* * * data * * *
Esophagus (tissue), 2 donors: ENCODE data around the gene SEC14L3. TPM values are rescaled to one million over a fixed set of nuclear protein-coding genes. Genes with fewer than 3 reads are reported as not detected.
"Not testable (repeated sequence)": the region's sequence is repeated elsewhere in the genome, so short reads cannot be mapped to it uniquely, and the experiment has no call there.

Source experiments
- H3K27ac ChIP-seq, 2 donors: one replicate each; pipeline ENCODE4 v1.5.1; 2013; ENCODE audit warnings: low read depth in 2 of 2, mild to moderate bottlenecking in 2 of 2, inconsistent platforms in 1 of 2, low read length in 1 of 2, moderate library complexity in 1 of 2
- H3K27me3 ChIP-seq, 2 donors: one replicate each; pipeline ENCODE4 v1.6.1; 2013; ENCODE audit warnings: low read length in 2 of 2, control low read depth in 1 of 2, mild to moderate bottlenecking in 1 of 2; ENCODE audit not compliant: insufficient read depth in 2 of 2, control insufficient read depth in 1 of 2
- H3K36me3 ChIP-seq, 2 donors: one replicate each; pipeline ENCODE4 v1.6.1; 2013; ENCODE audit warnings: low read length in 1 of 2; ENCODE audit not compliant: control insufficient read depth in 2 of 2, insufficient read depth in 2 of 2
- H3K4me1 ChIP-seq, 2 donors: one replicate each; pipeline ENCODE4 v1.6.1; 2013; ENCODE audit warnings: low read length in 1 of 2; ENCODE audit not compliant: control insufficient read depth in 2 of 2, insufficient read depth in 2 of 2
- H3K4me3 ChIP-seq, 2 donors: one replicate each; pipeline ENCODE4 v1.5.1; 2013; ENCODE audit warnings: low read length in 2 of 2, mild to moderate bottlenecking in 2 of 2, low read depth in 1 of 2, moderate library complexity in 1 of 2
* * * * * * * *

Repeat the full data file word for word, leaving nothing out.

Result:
Esophagus (tissue), 2 donors: ENCODE data around the gene SEC14L3. TPM values are rescaled to one million over a fixed set of nuclear protein-coding genes. Genes with fewer than 3 reads are reported as not detected.
"Not testable (repeated sequence)": the region's sequence is repeated elsewhere in the genome, so short reads cannot be mapped to it uniquely, and the experiment has no call there.

Source experiments
- H3K27ac ChIP-seq, 2 donors: one replicate each; pipeline ENCODE4 v1.5.1; 2013; ENCODE audit warnings: low read depth in 2 of 2, mild to moderate bottlenecking in 2 of 2, inconsistent platforms in 1 of 2, low read length in 1 of 2, moderate library complexity in 1 of 2
- H3K27me3 ChIP-seq, 2 donors: one replicate each; pipeline ENCODE4 v1.6.1; 2013; ENCODE audit warnings: low read length in 2 of 2, control low read depth in 1 of 2, mild to moderate bottlenecking in 1 of 2; ENCODE audit not compliant: insufficient read depth in 2 of 2, control insufficient read depth in 1 of 2
- H3K36me3 ChIP-seq, 2 donors: one replicate each; pipeline ENCODE4 v1.6.1; 2013; ENCODE audit warnings: low read length in 1 of 2; ENCODE audit not compliant: control insufficient read depth in 2 of 2, insufficient read depth in 2 of 2
- H3K4me1 ChIP-seq, 2 donors: one replicate each; pipeline ENCODE4 v1.6.1; 2013; ENCODE audit warnings: low read length in 1 of 2; ENCODE audit not compliant: control insufficient read depth in 2 of 2, insufficient read depth in 2 of 2
- H3K4me3 ChIP-seq, 2 donors: one replicate each; pipeline ENCODE4 v1.5.1; 2013; ENCODE audit warnings: low read length in 2 of 2, mild to moderate bottlenecking in 2 of 2, low read depth in 1 of 2, moderate library complexity in 1 of 2